Is Mouthwash Good for You?

Some recent news on exercise is pretty hard to swallow. Research from the University of Plymouth in England showed that gargling with mouthwash inhibits the activity of bacteria commonly present in your mouth. While that alone might not seem like a big deal, it turns out that the bacteria are vital to the health benefits you get from exercise. As most people know, exercise can lower your blood pressure, but what no one really understands is why those benefits last long after you're done exercising. The researchers theorized that the microbiome of the mouth could be key. Essentially, the nitric oxide produced during exercise has a byproduct known as nitrate, which is turned into nitrite by mouth bacteria and re-absorbed by the body when we swallow saliva. Some of this nitrite is converted back into nitric oxide, and the researchers think that this helps to keep blood vessels dilated and blood pressure lowered.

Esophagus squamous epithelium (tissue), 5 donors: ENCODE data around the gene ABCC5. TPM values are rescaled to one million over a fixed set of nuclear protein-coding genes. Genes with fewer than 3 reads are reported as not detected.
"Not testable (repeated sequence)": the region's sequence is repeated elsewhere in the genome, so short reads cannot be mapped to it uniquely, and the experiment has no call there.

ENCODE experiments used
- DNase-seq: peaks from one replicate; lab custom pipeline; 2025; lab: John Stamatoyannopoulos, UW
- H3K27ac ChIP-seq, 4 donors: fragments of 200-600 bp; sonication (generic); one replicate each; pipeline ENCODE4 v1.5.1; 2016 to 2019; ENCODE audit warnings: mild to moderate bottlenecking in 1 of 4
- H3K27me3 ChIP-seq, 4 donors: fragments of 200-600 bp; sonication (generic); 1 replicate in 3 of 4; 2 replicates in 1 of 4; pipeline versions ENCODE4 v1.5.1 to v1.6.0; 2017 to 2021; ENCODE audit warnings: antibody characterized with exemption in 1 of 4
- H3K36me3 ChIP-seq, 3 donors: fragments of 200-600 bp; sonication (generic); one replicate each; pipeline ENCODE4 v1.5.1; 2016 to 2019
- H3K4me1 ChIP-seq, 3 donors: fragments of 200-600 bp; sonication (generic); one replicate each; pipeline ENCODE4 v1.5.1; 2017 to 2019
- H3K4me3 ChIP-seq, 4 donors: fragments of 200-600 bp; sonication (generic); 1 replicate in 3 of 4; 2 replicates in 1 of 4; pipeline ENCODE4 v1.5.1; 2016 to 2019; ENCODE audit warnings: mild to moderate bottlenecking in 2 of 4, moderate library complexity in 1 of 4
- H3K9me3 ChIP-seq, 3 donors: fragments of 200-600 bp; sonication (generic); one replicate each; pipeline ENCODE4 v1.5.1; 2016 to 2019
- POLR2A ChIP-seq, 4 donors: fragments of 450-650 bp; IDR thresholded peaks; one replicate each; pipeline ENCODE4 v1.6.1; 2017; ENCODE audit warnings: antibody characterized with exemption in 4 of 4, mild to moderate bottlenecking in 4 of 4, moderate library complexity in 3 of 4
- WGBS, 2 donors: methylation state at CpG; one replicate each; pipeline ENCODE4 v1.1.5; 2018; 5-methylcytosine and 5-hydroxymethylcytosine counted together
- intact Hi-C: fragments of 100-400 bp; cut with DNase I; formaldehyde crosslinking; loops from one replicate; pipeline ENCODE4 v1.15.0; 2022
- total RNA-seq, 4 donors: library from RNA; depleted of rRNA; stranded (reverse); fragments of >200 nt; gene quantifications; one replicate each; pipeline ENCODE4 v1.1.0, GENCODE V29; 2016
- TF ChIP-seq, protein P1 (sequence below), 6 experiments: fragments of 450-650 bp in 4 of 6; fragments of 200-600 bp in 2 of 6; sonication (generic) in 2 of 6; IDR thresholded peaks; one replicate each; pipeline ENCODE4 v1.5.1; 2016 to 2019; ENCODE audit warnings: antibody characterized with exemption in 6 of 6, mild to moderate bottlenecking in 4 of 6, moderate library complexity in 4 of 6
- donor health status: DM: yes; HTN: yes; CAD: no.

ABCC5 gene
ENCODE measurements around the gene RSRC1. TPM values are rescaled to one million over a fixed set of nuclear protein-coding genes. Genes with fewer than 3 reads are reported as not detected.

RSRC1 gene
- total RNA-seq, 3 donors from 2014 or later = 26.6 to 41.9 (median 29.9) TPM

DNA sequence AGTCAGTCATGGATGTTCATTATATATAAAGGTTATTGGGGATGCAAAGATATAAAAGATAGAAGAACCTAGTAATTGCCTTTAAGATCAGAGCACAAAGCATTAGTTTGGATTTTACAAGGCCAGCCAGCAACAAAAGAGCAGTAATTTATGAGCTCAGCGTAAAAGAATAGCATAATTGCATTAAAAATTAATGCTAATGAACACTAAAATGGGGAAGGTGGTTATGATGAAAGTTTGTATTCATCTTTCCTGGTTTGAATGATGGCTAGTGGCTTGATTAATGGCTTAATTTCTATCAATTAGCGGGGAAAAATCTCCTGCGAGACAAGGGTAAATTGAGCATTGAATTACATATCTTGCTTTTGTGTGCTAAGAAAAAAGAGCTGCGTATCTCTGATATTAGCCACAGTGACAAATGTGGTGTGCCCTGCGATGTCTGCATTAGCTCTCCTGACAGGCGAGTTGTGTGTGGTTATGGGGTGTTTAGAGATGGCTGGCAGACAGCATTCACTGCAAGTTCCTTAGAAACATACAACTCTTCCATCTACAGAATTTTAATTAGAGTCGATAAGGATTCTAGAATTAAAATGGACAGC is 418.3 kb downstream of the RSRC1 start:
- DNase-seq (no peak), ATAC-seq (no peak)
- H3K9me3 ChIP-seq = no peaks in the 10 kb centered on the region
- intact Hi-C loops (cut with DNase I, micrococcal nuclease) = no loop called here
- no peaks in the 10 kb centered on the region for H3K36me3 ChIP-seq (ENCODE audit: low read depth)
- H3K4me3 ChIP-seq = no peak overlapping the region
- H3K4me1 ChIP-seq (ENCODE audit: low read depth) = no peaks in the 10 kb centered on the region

By having participants use mouthwash, they effectively eliminated the ability of oral bacteria to synthesize nitrite. And as they had suspected, the loss of bacteria translated to the loss of the blood pressure-lowering benefits. In other words, using mouthwash after exercise is not a good idea. Lead researcher Raul Bescos said that while no one is saying you should stop using mouthwash, it is important to consider how different aspects of your lifestyle can affect one another. "The main message of this study is that we have to pay more attention to the oral conditions in order to get the maximum outcomes from exercise,” Bescos said.

More about mouthwash:

  • Bad breath can be caused by issues in the lungs or stomach, so mouthwash only masks the issue; it doesn't cure it.

  • There is no evidence showing a link between the alcohol in mouthwash and cancer of the pharynx or mouth.

  • While mouthwash might sting, it's important to gargle for at least 30 seconds to get the benefits.

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More Info: Gizmodo

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